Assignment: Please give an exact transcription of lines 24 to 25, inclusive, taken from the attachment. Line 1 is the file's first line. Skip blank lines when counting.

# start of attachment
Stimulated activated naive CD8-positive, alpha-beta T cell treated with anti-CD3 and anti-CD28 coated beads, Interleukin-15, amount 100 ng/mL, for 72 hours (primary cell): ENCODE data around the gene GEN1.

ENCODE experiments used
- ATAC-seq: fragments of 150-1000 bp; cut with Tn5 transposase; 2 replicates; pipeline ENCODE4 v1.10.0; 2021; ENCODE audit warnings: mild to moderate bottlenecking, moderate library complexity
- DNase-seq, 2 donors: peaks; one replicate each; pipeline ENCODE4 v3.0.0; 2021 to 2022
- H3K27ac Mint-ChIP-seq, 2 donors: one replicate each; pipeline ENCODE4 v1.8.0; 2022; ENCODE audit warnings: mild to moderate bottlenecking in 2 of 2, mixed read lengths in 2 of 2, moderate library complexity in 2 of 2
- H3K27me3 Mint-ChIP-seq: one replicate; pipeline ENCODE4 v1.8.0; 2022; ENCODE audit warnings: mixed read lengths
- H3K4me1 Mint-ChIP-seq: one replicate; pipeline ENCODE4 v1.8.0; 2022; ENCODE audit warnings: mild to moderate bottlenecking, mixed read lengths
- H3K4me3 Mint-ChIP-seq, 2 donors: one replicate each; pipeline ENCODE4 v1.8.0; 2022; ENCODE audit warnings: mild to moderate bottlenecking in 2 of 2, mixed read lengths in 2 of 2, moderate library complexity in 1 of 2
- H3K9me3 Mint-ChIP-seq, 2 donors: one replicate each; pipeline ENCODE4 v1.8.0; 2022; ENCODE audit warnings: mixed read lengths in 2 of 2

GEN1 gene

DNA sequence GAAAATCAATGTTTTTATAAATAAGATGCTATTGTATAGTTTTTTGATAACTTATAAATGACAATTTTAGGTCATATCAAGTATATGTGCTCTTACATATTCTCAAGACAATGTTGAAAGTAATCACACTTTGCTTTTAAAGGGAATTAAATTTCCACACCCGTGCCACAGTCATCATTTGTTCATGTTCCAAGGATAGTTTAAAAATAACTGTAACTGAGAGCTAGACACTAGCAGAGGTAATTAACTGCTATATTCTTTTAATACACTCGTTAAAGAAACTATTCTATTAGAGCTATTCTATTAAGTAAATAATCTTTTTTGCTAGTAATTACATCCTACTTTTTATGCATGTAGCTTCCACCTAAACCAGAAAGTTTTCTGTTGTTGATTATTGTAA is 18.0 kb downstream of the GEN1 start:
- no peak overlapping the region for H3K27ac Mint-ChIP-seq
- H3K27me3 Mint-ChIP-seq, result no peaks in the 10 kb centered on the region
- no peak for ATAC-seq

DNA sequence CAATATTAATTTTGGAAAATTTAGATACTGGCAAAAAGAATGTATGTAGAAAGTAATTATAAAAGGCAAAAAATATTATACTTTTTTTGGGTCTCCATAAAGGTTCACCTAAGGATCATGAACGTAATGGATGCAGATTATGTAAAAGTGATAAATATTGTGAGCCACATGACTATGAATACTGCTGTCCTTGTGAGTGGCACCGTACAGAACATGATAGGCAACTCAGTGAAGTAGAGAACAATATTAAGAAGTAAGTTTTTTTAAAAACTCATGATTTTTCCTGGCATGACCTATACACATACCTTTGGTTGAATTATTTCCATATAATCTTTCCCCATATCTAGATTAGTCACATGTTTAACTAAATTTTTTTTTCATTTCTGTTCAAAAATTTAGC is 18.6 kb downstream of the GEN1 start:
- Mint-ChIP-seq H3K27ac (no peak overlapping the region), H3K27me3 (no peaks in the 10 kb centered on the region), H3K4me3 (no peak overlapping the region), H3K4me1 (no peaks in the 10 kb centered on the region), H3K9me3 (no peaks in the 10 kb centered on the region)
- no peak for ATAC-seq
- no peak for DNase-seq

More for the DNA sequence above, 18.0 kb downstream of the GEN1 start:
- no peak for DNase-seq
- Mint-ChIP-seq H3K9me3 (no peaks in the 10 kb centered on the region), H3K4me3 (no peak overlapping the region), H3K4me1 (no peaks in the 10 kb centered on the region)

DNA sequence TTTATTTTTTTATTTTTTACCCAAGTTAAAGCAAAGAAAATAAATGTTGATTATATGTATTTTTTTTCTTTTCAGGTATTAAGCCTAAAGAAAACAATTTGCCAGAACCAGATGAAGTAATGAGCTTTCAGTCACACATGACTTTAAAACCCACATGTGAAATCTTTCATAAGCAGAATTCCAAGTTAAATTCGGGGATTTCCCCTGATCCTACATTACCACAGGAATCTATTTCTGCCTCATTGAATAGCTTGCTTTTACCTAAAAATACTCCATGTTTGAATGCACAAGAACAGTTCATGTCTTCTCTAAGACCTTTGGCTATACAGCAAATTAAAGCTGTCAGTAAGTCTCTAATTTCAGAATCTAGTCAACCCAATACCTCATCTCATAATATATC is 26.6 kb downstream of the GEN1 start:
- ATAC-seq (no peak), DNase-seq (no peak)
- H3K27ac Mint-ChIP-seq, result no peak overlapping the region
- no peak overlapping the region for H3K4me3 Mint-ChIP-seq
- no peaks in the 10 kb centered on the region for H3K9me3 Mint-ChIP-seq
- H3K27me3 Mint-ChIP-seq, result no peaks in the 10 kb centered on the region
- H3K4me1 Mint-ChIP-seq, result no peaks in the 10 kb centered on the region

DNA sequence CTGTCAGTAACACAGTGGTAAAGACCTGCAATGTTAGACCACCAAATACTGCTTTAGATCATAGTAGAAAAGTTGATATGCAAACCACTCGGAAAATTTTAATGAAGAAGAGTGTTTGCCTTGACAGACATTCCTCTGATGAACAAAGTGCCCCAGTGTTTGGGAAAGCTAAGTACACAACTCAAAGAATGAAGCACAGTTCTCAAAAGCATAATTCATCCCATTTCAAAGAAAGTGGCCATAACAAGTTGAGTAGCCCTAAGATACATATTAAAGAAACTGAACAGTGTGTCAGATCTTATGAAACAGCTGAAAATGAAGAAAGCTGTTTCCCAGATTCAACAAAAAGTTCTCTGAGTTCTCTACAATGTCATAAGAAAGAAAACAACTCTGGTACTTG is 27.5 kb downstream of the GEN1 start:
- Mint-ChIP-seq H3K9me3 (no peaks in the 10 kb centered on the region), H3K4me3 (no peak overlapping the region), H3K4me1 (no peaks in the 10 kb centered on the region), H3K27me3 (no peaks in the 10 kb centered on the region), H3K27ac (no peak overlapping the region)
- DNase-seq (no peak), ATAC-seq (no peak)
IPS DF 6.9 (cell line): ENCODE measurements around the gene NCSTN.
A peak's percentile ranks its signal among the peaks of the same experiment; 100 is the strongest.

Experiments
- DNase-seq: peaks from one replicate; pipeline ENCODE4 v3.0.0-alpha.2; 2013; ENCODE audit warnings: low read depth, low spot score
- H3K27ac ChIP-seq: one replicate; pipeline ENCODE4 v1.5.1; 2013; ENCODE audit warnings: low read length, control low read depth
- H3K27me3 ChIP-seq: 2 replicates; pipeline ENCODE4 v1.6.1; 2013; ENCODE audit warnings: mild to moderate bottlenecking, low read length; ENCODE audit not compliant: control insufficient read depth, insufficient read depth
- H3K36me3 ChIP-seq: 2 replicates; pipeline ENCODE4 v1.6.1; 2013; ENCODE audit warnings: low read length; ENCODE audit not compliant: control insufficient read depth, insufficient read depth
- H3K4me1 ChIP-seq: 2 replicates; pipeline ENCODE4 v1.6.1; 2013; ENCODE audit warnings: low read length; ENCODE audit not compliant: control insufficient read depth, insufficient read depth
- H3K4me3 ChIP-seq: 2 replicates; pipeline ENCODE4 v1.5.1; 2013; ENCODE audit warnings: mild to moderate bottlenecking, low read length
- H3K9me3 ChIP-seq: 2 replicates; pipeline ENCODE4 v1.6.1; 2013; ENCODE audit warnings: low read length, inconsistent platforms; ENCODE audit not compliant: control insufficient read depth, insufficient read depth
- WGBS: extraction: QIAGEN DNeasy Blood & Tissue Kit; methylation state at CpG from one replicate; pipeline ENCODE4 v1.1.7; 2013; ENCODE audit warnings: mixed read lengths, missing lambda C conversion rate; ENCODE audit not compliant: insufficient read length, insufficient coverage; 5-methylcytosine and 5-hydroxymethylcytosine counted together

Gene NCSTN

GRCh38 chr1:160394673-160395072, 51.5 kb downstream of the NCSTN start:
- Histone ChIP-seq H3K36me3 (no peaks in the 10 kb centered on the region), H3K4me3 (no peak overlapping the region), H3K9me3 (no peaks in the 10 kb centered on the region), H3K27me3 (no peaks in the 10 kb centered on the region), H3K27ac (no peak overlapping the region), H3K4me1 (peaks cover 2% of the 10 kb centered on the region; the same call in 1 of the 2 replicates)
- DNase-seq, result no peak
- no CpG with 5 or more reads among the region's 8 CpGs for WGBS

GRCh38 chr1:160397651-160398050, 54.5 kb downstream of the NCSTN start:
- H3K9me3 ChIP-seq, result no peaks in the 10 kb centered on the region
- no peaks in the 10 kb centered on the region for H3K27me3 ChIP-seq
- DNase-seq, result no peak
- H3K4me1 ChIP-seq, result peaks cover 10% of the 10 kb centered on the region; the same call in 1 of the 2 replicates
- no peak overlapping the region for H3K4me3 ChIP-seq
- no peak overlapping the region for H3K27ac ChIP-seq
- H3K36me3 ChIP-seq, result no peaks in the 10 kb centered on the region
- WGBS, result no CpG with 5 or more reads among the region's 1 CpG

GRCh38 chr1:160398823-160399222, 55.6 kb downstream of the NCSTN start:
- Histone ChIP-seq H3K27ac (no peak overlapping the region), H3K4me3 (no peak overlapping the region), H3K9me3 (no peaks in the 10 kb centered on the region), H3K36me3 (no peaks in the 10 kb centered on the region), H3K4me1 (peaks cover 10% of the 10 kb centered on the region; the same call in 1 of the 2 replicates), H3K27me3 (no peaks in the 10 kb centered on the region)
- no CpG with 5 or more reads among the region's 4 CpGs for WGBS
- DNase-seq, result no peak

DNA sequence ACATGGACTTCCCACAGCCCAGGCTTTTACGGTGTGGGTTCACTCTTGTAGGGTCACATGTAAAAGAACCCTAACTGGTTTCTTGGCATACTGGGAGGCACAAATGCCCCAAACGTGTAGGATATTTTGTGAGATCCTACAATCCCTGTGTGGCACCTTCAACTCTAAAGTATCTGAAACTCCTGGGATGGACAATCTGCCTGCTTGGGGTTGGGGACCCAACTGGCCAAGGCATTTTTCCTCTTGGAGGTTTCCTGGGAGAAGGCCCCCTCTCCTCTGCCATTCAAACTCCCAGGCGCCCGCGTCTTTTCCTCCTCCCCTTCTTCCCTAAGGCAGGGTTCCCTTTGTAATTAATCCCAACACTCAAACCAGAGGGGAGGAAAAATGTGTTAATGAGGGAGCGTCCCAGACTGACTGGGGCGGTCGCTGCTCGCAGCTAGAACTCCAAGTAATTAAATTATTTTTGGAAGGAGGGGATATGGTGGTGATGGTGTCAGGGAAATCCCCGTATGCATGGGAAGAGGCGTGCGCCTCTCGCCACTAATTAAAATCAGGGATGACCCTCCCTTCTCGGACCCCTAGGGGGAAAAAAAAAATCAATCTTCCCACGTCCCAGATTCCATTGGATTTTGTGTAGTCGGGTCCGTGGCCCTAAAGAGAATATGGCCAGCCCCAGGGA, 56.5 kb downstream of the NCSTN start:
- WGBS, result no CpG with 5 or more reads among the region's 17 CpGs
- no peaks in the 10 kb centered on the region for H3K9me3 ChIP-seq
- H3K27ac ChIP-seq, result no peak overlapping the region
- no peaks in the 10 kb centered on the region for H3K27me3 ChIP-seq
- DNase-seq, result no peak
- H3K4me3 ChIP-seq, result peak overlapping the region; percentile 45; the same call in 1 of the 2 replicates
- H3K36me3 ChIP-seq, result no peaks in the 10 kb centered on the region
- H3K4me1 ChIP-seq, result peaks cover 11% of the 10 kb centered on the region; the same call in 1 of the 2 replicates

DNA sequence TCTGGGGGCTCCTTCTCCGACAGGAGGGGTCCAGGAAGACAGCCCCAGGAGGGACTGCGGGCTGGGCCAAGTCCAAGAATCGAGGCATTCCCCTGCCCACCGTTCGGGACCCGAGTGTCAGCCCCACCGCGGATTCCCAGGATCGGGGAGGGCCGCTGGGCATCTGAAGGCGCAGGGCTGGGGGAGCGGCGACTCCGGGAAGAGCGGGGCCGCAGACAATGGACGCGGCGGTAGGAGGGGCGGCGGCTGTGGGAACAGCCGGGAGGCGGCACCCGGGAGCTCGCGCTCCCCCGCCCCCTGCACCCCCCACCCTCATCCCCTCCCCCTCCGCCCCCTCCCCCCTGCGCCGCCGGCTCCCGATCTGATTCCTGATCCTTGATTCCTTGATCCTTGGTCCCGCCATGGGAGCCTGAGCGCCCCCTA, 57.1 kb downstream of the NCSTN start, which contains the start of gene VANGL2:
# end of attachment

- H3K27ac Mint-ChIP-seq, result no peak overlapping the region
- no peak overlapping the region for H3K4me3 Mint-ChIP-seq